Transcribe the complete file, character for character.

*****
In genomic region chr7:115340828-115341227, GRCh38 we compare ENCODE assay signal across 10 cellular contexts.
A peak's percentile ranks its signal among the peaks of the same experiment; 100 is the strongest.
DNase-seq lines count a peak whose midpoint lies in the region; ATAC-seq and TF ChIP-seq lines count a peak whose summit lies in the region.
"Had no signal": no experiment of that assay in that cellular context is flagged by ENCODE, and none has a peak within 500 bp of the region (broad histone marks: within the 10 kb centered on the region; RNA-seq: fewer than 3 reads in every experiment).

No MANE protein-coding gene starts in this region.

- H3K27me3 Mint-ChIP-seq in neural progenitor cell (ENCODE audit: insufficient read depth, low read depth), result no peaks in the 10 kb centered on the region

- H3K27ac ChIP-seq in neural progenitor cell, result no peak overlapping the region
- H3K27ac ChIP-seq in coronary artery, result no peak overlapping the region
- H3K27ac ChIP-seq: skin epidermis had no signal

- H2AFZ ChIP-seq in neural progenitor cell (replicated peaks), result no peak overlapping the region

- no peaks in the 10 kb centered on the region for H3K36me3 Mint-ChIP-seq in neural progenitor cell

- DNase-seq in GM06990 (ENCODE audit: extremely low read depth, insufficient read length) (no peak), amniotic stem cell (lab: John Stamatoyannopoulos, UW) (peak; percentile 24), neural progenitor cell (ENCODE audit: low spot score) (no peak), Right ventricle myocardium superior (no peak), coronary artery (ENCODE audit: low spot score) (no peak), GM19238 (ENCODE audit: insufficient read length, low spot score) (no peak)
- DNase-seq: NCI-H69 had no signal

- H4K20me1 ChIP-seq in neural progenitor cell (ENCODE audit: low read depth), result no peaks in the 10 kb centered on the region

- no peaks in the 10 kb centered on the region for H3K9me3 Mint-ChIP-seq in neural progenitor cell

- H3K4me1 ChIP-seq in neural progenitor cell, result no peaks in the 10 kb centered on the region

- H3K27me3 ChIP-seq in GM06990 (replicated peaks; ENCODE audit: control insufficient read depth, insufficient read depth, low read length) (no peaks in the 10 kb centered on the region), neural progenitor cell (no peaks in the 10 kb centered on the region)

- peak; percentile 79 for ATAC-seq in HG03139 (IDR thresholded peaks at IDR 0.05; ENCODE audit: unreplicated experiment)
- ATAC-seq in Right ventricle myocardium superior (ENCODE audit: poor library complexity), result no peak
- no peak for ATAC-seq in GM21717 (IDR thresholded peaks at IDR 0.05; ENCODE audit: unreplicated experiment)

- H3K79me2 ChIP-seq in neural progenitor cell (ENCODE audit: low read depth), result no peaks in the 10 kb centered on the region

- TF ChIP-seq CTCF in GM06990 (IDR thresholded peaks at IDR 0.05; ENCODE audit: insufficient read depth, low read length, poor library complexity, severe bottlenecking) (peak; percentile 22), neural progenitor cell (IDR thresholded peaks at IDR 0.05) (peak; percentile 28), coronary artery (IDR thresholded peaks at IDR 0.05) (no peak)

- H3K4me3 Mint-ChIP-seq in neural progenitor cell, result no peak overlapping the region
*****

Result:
In genomic region chr7:115340828-115341227, GRCh38 we compare ENCODE assay signal across 10 cellular contexts.
A peak's percentile ranks its signal among the peaks of the same experiment; 100 is the strongest.
DNase-seq lines count a peak whose midpoint lies in the region; ATAC-seq and TF ChIP-seq lines count a peak whose summit lies in the region.
"Had no signal": no experiment of that assay in that cellular context is flagged by ENCODE, and none has a peak within 500 bp of the region (broad histone marks: within the 10 kb centered on the region; RNA-seq: fewer than 3 reads in every experiment).

No MANE protein-coding gene starts in this region.

- H3K27me3 Mint-ChIP-seq in neural progenitor cell (ENCODE audit: insufficient read depth, low read depth), result no peaks in the 10 kb centered on the region

- H3K27ac ChIP-seq in neural progenitor cell, result no peak overlapping the region
- H3K27ac ChIP-seq in coronary artery, result no peak overlapping the region
- H3K27ac ChIP-seq: skin epidermis had no signal

- H2AFZ ChIP-seq in neural progenitor cell (replicated peaks), result no peak overlapping the region

- no peaks in the 10 kb centered on the region for H3K36me3 Mint-ChIP-seq in neural progenitor cell

- DNase-seq in GM06990 (ENCODE audit: extremely low read depth, insufficient read length) (no peak), amniotic stem cell (lab: John Stamatoyannopoulos, UW) (peak; percentile 24), neural progenitor cell (ENCODE audit: low spot score) (no peak), Right ventricle myocardium superior (no peak), coronary artery (ENCODE audit: low spot score) (no peak), GM19238 (ENCODE audit: insufficient read length, low spot score) (no peak)
- DNase-seq: NCI-H69 had no signal

- H4K20me1 ChIP-seq in neural progenitor cell (ENCODE audit: low read depth), result no peaks in the 10 kb centered on the region

- no peaks in the 10 kb centered on the region for H3K9me3 Mint-ChIP-seq in neural progenitor cell

- H3K4me1 ChIP-seq in neural progenitor cell, result no peaks in the 10 kb centered on the region

- H3K27me3 ChIP-seq in GM06990 (replicated peaks; ENCODE audit: control insufficient read depth, insufficient read depth, low read length) (no peaks in the 10 kb centered on the region), neural progenitor cell (no peaks in the 10 kb centered on the region)

- peak; percentile 79 for ATAC-seq in HG03139 (IDR thresholded peaks at IDR 0.05; ENCODE audit: unreplicated experiment)
- ATAC-seq in Right ventricle myocardium superior (ENCODE audit: poor library complexity), result no peak
- no peak for ATAC-seq in GM21717 (IDR thresholded peaks at IDR 0.05; ENCODE audit: unreplicated experiment)

- H3K79me2 ChIP-seq in neural progenitor cell (ENCODE audit: low read depth), result no peaks in the 10 kb centered on the region

- TF ChIP-seq CTCF in GM06990 (IDR thresholded peaks at IDR 0.05; ENCODE audit: insufficient read depth, low read length, poor library complexity, severe bottlenecking) (peak; percentile 22), neural progenitor cell (IDR thresholded peaks at IDR 0.05) (peak; percentile 28), coronary artery (IDR thresholded peaks at IDR 0.05) (no peak)

- H3K4me3 Mint-ChIP-seq in neural progenitor cell, result no peak overlapping the region